Rice: The body casting is something that we don’t do here at Callaway today. And we didn’t do it at that time either, so we still had to source castings from our traditional supply base. But we knew that the engine of the thing was going to be the face cup.

So we sourced bodies from our supply chain, and we physically machined each individual face cup — we had slightly different thicknesses ready to go — at Callaway in our prototype shop. Then we had to weld them together, heat treat them, test them. We had to go through that whole scenario to get finished parts together.

Pon: Around the same time Phrankenwood was being created, I remember Phil saying, “Well, if 3Deep is as good as it is, why don’t we make me a driver equivalent?” So that started with trying to just take a 3Deep and bend the loft strong.

We were bending it down to driver loft, and then lengthening the shaft to driver length. And, of course, the things that are kind of negative in a long club with a small head is that the mishits are super penalizing. Needless to say, it wasn’t great.

Gibbs: For woods it never happens where we build the club almost completely in-house. We do that all the time for sets of irons and wedges, and even putters, most of our machining capability here is dedicated towards those categories, not so much on the wood side, so this was kind of a unique opportunity.

Rice: I remember waiting for the bodies to come in from our Asian supplier and they showed up on Friday afternoon (March 22) from FedEx. Phil was hitting a club Monday (March 25). Now that sounds easy, but it was really difficult to get multiple heads together to weld them, finish them, heat treat them, test them, and really have something that was hittable for him by Monday. It was a pretty long weekend. I still remember the first Phrankenwood prototype Phil hit didn’t even have paint on it.

Gibbs: When you scale down titanium to make a fairway wood, you lose some of the benefits of the titanium in the body. The whole process was exciting because it was playing in a head volume that hadn’t really been explored in the kind of wall thickness and face performance. You have to remember we used 455 Carpenter Steel for the face and a [thin cast] stainless steel for the body, which is totally different than what we used for a driver.

It was more like a retro driver, if you will, at 250cc. But if you look at older drivers that were made out of stainless steel that may have been in this size category, none of them had anything close to this face performance

Rice: This is definitely the fastest that we’ve taken a design, got parts that did what they were intended to do, get it in a player’s hand and have him happy and get USGA submittal. It was incredibly fast. And we were doing it in a face cup size that we had never made before. We didn’t know if something was going to fall over in the end. Maybe it was hot, but it wasn’t durable enough or maybe it wasn’t hot enough and it was going to take us three weeks to figure it out.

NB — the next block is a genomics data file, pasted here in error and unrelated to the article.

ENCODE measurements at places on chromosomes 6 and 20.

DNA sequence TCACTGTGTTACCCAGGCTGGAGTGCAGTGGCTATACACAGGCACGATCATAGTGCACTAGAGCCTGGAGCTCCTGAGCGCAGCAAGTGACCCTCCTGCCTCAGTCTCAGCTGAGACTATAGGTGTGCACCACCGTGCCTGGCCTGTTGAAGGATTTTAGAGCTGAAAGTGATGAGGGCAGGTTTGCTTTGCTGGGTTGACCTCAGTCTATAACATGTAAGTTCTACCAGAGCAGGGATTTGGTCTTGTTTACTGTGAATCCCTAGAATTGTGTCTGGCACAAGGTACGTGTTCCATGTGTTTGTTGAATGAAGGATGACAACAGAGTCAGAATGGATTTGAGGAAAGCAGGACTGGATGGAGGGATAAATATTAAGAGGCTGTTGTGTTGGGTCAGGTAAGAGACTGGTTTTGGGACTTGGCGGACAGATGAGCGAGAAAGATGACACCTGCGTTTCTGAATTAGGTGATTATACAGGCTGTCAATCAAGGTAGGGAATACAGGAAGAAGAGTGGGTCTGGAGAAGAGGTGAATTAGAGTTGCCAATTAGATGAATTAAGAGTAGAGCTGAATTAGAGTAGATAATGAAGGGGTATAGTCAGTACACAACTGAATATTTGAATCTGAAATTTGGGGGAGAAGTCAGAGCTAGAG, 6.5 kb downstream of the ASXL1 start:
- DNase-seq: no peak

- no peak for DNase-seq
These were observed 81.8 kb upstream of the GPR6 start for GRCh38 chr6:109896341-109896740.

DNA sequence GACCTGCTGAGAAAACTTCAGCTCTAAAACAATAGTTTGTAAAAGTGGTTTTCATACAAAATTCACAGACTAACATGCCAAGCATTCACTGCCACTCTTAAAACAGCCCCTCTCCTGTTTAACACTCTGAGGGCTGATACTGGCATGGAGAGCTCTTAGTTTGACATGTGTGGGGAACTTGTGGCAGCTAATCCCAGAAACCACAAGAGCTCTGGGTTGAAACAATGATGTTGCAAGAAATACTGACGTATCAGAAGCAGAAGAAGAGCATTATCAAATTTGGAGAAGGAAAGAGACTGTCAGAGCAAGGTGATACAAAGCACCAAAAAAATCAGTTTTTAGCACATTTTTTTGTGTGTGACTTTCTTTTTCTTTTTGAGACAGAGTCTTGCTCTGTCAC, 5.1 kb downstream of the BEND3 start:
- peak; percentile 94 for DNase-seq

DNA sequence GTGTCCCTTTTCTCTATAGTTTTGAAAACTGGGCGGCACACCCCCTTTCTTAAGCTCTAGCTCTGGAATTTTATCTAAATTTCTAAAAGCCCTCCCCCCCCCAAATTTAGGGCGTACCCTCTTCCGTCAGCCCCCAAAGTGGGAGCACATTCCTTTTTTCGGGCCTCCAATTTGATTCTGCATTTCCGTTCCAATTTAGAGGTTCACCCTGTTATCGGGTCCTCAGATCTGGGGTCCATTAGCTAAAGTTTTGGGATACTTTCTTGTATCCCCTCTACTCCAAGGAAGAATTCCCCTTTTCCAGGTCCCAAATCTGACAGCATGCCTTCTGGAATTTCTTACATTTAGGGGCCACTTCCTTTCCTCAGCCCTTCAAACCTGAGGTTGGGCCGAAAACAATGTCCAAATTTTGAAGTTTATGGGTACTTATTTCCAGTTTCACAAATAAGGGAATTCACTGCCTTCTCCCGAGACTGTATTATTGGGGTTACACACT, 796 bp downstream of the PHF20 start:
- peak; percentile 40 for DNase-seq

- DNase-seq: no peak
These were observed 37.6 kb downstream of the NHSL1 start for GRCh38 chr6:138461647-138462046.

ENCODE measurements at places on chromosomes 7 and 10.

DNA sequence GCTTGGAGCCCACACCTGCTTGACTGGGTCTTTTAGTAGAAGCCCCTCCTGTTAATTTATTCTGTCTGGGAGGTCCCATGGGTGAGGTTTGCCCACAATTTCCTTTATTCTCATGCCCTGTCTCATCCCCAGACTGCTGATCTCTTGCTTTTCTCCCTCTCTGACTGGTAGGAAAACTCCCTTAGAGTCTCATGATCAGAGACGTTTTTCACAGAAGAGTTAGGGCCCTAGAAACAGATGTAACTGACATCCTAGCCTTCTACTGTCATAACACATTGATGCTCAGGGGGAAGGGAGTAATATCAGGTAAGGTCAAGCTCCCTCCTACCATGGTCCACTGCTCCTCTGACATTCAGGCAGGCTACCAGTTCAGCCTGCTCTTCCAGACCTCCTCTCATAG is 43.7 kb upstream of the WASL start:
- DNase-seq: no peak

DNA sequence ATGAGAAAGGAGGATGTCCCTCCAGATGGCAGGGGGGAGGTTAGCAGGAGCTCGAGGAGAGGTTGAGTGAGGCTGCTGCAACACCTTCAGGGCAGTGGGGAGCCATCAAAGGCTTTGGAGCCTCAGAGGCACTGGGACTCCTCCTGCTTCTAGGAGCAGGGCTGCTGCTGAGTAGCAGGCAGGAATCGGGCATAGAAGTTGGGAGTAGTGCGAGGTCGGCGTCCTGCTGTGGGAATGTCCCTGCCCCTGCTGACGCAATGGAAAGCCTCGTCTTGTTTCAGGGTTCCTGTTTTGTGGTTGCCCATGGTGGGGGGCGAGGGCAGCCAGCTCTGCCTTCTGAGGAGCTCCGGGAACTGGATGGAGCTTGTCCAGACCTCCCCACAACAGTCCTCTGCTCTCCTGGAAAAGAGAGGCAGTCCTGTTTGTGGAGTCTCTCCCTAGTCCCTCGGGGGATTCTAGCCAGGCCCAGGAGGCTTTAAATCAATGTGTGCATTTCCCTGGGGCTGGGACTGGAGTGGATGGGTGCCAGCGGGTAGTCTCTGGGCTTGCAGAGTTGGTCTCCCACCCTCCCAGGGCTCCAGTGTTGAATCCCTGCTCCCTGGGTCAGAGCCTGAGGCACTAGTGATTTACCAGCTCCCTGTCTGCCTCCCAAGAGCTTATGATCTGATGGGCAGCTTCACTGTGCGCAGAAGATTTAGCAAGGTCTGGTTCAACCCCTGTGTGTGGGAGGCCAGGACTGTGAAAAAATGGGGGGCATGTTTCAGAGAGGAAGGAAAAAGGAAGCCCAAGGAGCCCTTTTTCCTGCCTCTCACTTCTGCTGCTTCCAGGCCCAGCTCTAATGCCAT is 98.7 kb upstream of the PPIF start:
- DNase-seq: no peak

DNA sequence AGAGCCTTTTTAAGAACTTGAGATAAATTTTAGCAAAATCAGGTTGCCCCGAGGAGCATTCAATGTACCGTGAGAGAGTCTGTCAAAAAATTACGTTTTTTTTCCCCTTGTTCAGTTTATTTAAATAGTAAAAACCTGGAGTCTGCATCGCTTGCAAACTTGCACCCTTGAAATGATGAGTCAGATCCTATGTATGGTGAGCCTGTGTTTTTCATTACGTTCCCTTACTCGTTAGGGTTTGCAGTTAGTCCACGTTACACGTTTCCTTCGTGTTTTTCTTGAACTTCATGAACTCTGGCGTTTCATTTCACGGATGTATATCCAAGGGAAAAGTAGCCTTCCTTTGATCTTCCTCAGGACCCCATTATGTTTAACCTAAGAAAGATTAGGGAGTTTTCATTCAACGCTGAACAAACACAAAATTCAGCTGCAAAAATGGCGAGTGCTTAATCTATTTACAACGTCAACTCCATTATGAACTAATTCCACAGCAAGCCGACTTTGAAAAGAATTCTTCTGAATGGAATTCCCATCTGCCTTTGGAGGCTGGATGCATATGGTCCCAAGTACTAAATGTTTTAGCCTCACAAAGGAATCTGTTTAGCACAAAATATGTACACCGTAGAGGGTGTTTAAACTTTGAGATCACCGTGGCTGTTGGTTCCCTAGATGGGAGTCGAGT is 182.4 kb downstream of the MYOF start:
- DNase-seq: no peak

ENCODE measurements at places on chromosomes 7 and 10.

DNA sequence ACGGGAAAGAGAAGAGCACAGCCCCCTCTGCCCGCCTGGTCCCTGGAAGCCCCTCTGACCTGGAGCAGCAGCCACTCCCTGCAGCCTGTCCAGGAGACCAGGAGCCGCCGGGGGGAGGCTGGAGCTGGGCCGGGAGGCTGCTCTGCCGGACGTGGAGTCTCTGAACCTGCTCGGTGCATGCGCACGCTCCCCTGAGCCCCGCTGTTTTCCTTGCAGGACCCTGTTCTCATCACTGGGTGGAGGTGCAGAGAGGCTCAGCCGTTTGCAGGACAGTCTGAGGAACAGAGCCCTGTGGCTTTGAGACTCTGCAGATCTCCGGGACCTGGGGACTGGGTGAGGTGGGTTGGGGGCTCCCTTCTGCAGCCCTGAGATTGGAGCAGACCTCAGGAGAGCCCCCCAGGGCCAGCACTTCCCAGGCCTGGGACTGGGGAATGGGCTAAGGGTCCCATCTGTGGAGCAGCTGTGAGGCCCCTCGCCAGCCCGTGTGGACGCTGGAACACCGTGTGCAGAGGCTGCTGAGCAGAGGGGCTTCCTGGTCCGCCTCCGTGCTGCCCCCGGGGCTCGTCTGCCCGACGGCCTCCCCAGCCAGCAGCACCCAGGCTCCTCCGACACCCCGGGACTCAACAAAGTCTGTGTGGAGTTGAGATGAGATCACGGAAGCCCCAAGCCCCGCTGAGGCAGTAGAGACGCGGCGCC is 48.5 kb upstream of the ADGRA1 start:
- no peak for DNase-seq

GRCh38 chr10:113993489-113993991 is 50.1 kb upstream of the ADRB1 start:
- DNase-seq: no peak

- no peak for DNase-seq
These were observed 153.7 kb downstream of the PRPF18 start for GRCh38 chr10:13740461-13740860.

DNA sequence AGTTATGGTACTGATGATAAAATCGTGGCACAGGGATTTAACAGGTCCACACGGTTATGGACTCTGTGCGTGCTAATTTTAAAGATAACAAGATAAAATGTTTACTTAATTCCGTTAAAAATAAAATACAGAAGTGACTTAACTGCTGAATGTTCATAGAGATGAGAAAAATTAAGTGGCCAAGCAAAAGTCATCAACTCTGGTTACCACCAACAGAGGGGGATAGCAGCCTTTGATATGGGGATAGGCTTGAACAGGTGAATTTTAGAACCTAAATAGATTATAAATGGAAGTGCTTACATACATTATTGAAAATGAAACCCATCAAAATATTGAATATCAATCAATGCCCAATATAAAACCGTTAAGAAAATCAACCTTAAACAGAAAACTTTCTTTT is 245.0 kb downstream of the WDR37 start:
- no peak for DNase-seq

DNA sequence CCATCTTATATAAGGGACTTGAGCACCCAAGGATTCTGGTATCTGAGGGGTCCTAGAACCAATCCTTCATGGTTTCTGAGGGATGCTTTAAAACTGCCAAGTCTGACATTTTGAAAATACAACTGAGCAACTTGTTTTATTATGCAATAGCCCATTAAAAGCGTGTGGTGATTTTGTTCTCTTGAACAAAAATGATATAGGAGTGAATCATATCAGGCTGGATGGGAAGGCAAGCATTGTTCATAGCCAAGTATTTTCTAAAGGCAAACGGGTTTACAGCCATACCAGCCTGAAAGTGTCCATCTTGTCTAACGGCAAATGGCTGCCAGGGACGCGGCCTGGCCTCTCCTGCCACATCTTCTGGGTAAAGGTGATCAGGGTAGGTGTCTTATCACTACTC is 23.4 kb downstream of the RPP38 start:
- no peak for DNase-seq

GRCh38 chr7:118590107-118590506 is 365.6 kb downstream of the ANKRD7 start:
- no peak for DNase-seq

Rice: One of the major hurdles before it gets the green light is making sure it’s compliant before it goes to the USGA. Because once it goes out to the USGA, we can’t go change anything on it. We can’t even change the paint colors and the cosmetics. It’s literally got to be checked as-is.

So we had to do things like bring in custom decals. Because we didn’t have any decals that would fit something that size. We went to our regular graphic supplier for that one, but there’s a lead time on it, there’s a specific size on it. You hope everything’s going to fit when it comes in. And then he would fly in when he could to hit something and check different iterations as we went.

Gibbs: The design and virtual prototyping went as well as could be expected given the timeline we were working with. Basically went off without a hitch, which was necessary to get it in Phil’s hands.

Rice: They didn’t see a few heads downstairs that I threw away and were never seen from again. In the middle of Sunday afternoon, we had to make bend fixtures because we heard that Phil wanted to change the lie. So being able to turn those things quickly or the things that kind of jumped up that we had to manage was highly important.


On March 25, Mickelson tested Phrankenwood for the first time at Callaway’s Ely Callaway Performance Center, just down the road from company headquarters. That was the Monday of Shell Houston Open week, an event Mickelson would go on to use the 13.5-degree 3Deep as his “driver” during the weekend rounds.

It was during the Houston event, shortly after testing Phrankewood for the first time, that Mickelson dropped the first hint that he was working with Callaway on a “special club.”

Twitter and equipment message boards exploded.